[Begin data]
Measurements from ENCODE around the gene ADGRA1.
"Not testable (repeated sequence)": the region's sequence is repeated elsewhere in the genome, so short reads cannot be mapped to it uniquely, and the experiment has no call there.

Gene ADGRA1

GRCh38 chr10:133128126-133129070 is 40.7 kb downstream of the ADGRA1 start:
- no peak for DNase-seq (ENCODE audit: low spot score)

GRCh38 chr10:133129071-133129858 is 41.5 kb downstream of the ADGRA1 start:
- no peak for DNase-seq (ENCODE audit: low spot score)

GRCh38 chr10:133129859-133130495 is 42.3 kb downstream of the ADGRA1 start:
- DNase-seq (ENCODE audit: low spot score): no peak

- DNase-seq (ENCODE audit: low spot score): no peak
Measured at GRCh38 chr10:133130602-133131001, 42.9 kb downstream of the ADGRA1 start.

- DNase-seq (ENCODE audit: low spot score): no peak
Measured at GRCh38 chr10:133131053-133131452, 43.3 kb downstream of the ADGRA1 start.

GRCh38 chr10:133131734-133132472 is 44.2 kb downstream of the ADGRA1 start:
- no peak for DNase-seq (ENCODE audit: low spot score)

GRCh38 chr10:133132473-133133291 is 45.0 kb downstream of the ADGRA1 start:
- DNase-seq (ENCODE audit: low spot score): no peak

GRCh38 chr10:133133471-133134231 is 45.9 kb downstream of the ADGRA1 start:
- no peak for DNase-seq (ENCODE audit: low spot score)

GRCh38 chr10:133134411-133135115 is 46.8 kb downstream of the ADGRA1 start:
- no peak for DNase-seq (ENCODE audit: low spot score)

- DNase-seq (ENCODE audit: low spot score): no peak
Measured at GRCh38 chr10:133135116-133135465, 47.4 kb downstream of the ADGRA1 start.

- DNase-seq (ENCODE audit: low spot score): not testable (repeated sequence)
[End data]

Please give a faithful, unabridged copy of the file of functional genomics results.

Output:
Measurements from ENCODE around the gene ADGRA1.
"Not testable (repeated sequence)": the region's sequence is repeated elsewhere in the genome, so short reads cannot be mapped to it uniquely, and the experiment has no call there.

Gene ADGRA1

GRCh38 chr10:133128126-133129070 is 40.7 kb downstream of the ADGRA1 start:
- no peak for DNase-seq (ENCODE audit: low spot score)

GRCh38 chr10:133129071-133129858 is 41.5 kb downstream of the ADGRA1 start:
- no peak for DNase-seq (ENCODE audit: low spot score)

GRCh38 chr10:133129859-133130495 is 42.3 kb downstream of the ADGRA1 start:
- DNase-seq (ENCODE audit: low spot score): no peak

- DNase-seq (ENCODE audit: low spot score): no peak
Measured at GRCh38 chr10:133130602-133131001, 42.9 kb downstream of the ADGRA1 start.

- DNase-seq (ENCODE audit: low spot score): no peak
Measured at GRCh38 chr10:133131053-133131452, 43.3 kb downstream of the ADGRA1 start.

GRCh38 chr10:133131734-133132472 is 44.2 kb downstream of the ADGRA1 start:
- no peak for DNase-seq (ENCODE audit: low spot score)

GRCh38 chr10:133132473-133133291 is 45.0 kb downstream of the ADGRA1 start:
- DNase-seq (ENCODE audit: low spot score): no peak

GRCh38 chr10:133133471-133134231 is 45.9 kb downstream of the ADGRA1 start:
- no peak for DNase-seq (ENCODE audit: low spot score)

GRCh38 chr10:133134411-133135115 is 46.8 kb downstream of the ADGRA1 start:
- no peak for DNase-seq (ENCODE audit: low spot score)

- DNase-seq (ENCODE audit: low spot score): no peak
Measured at GRCh38 chr10:133135116-133135465, 47.4 kb downstream of the ADGRA1 start.

- DNase-seq (ENCODE audit: low spot score): not testable (repeated sequence)